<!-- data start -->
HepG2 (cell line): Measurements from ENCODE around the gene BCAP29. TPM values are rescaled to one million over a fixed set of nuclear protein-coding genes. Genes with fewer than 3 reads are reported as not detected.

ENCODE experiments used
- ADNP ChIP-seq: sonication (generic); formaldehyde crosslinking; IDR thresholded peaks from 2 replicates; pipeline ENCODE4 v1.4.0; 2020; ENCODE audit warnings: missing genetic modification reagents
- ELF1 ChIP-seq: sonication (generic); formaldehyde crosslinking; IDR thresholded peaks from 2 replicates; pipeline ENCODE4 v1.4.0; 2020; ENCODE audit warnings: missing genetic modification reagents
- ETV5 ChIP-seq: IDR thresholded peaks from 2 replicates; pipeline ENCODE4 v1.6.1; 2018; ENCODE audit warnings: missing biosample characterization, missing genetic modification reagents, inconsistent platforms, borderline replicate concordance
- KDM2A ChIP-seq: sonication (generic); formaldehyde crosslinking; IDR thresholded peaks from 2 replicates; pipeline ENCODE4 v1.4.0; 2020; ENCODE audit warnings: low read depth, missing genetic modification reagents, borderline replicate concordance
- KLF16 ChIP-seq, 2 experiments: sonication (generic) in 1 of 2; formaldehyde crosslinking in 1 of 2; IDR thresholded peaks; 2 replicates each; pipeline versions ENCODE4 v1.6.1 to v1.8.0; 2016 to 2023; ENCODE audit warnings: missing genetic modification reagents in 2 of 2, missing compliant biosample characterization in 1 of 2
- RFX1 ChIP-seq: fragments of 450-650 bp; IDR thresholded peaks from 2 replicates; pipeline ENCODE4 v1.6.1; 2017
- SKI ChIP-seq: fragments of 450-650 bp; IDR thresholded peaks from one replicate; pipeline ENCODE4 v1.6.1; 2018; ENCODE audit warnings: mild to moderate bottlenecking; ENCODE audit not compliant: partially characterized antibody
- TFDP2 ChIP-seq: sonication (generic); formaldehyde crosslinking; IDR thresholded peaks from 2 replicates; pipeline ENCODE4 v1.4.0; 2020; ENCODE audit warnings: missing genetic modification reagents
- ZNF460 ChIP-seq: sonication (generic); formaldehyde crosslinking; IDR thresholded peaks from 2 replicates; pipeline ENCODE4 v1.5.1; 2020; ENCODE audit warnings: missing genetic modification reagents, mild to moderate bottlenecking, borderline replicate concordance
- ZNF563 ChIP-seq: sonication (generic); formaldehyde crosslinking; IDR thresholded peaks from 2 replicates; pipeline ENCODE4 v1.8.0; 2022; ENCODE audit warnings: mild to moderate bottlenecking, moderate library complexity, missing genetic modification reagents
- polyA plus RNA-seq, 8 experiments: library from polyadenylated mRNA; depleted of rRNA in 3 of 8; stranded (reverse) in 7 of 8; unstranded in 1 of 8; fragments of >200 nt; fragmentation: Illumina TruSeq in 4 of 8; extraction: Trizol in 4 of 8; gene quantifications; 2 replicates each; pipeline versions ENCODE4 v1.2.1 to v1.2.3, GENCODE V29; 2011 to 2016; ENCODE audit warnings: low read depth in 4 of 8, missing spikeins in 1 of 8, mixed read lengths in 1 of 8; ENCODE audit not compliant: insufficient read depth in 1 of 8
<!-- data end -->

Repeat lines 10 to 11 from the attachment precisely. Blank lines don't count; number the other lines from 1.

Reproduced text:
- TFDP2 ChIP-seq: sonication (generic); formaldehyde crosslinking; IDR thresholded peaks from 2 replicates; pipeline ENCODE4 v1.4.0; 2020; ENCODE audit warnings: missing genetic modification reagents
- ZNF460 ChIP-seq: sonication (generic); formaldehyde crosslinking; IDR thresholded peaks from 2 replicates; pipeline ENCODE4 v1.5.1; 2020; ENCODE audit warnings: missing genetic modification reagents, mild to moderate bottlenecking, borderline replicate concordance